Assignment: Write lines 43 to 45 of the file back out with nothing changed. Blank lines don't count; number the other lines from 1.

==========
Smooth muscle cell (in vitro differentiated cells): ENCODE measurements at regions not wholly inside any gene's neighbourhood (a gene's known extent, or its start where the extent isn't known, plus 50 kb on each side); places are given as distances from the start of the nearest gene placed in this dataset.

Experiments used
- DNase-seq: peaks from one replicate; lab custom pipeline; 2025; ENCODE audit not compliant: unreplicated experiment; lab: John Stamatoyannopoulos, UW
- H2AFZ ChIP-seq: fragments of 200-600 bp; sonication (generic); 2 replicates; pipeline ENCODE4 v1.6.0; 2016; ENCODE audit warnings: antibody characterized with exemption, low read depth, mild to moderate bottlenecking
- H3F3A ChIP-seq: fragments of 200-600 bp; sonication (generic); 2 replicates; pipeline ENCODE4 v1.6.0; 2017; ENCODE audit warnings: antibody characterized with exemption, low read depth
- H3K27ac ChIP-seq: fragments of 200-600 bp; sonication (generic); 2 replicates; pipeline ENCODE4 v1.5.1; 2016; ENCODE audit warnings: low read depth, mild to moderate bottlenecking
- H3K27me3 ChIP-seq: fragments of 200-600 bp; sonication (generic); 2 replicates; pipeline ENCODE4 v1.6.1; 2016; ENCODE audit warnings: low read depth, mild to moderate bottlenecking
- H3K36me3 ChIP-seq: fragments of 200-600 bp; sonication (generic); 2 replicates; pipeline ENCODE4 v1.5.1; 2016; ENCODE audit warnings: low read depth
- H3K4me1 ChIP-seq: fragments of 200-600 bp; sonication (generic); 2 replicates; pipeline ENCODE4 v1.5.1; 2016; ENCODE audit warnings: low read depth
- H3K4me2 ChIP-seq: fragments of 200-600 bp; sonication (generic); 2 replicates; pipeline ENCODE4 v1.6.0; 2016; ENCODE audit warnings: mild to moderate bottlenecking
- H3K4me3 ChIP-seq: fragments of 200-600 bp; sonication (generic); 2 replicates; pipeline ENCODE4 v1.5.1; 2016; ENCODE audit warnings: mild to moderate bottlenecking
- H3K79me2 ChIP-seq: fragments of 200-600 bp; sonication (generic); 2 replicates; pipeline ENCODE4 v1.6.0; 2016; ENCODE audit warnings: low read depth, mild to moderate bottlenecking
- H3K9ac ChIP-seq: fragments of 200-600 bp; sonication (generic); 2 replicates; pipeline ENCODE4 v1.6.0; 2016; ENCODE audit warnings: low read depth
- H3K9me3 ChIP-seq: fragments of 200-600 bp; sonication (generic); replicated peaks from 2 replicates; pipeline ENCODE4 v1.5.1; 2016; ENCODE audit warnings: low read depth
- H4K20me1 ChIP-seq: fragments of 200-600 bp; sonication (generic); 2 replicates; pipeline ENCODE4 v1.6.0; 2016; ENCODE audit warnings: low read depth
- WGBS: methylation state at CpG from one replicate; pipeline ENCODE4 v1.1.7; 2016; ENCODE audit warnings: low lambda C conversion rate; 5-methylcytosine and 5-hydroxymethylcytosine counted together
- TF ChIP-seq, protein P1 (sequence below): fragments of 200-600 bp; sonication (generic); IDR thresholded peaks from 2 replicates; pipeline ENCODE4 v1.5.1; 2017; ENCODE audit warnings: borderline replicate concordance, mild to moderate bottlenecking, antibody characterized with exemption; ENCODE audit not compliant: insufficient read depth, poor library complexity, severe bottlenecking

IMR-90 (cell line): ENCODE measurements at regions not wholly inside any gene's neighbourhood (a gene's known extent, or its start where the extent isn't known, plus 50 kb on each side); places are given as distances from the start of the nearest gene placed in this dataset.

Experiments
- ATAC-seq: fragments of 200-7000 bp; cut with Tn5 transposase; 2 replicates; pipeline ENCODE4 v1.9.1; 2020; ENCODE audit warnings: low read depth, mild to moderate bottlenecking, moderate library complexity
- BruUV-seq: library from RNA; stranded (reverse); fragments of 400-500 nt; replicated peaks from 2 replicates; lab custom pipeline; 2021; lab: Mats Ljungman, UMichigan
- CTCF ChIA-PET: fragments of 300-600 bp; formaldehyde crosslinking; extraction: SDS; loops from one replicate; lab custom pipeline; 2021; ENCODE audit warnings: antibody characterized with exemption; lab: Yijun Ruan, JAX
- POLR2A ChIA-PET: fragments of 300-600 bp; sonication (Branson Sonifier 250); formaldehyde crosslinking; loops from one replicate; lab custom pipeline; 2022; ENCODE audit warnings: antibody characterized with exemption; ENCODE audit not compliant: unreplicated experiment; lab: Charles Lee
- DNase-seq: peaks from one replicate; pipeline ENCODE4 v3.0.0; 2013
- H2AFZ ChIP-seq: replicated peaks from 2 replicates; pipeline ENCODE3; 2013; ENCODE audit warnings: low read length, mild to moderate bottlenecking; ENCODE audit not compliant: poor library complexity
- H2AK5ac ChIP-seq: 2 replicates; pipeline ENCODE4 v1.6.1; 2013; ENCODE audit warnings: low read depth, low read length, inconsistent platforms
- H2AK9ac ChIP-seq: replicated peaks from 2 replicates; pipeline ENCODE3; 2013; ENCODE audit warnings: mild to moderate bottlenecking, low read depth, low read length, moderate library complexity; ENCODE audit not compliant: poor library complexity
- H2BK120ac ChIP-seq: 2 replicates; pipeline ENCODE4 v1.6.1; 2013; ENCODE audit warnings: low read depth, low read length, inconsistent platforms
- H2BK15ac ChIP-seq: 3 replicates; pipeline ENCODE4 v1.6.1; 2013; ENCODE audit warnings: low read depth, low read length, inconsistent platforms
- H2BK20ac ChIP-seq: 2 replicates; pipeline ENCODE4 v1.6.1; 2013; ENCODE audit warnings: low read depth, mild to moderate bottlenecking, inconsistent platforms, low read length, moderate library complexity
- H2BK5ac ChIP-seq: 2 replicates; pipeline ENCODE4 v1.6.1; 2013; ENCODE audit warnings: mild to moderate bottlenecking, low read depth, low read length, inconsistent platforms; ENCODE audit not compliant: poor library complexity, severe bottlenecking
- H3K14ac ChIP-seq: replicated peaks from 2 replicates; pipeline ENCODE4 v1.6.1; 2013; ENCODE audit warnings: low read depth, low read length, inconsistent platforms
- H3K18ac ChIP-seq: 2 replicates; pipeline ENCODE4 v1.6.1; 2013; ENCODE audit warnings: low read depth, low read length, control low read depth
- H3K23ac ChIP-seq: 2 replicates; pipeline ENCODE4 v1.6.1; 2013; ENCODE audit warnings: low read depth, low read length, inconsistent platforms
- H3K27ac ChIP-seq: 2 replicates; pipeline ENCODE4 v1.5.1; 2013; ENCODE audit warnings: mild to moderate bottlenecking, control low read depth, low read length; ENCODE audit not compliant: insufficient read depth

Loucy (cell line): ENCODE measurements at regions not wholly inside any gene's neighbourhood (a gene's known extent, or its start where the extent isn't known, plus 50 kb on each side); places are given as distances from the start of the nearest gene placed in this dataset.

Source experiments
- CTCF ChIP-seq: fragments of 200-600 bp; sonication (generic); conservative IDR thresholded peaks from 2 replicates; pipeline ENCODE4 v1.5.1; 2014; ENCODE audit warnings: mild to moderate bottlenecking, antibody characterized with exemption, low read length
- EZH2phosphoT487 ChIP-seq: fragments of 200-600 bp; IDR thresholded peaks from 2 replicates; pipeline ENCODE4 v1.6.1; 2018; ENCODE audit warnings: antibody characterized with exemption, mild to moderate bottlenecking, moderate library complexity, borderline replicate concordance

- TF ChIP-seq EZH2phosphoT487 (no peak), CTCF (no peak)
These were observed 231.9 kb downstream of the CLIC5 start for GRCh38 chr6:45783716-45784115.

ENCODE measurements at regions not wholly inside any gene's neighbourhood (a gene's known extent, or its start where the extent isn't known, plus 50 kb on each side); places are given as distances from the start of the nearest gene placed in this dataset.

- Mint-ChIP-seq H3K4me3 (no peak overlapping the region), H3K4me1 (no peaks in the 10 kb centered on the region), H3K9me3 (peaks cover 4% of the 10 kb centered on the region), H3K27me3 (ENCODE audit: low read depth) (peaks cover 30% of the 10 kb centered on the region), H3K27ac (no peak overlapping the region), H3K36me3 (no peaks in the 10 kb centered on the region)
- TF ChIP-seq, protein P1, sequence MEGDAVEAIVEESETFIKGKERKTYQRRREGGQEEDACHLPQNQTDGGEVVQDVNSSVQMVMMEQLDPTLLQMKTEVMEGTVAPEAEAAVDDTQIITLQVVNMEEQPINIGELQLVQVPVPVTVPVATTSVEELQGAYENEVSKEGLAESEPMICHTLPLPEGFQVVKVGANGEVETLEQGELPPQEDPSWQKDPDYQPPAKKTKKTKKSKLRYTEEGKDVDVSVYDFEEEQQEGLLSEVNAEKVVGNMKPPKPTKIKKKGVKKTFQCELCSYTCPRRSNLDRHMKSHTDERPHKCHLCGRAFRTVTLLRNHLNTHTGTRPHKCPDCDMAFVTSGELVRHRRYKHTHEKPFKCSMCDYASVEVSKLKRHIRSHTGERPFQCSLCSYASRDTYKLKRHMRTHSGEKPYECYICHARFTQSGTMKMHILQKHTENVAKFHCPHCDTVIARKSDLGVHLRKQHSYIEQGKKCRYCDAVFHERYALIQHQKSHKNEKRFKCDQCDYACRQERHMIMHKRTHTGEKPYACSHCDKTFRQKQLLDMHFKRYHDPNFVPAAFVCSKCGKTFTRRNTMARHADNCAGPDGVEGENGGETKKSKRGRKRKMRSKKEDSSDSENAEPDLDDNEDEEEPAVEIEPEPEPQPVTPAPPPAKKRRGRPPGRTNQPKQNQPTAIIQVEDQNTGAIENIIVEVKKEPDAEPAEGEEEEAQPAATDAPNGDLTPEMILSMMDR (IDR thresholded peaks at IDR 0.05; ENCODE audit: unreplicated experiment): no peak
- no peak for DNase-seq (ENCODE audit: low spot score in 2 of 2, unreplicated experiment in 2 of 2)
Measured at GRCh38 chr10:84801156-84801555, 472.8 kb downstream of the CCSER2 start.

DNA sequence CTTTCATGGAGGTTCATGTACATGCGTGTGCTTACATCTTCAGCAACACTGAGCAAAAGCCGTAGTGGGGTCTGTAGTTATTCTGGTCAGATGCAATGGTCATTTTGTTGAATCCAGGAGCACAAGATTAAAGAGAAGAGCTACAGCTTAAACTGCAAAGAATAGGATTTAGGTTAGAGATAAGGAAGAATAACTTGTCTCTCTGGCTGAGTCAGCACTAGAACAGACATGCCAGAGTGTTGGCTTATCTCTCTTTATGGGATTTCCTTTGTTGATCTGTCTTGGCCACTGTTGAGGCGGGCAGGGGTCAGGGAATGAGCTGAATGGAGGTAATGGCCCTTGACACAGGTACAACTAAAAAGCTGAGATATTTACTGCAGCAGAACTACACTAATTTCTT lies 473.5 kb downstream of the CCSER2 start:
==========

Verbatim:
- Mint-ChIP-seq H3K4me3 (no peak overlapping the region), H3K4me1 (no peaks in the 10 kb centered on the region), H3K9me3 (peaks cover 4% of the 10 kb centered on the region), H3K27me3 (ENCODE audit: low read depth) (peaks cover 30% of the 10 kb centered on the region), H3K27ac (no peak overlapping the region), H3K36me3 (no peaks in the 10 kb centered on the region)
- TF ChIP-seq, protein P1, sequence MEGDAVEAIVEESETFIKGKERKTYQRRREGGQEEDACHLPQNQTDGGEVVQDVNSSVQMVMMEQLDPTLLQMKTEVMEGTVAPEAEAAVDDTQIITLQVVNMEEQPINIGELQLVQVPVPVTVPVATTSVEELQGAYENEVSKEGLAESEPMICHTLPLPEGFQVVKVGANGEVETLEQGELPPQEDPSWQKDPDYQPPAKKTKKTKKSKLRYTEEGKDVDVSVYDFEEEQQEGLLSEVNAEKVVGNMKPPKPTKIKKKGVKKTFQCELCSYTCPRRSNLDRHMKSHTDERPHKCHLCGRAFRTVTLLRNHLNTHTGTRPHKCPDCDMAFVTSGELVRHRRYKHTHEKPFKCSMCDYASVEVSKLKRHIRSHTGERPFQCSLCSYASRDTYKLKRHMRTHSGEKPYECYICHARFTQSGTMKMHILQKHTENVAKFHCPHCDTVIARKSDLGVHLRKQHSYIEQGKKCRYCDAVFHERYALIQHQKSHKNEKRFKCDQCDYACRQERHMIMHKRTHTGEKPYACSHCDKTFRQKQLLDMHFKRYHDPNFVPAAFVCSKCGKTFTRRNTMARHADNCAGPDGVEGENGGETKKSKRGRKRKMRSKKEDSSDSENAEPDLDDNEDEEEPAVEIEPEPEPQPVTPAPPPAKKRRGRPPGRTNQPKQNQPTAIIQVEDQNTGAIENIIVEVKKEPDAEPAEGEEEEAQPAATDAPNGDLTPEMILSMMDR (IDR thresholded peaks at IDR 0.05; ENCODE audit: unreplicated experiment): no peak
- no peak for DNase-seq (ENCODE audit: low spot score in 2 of 2, unreplicated experiment in 2 of 2)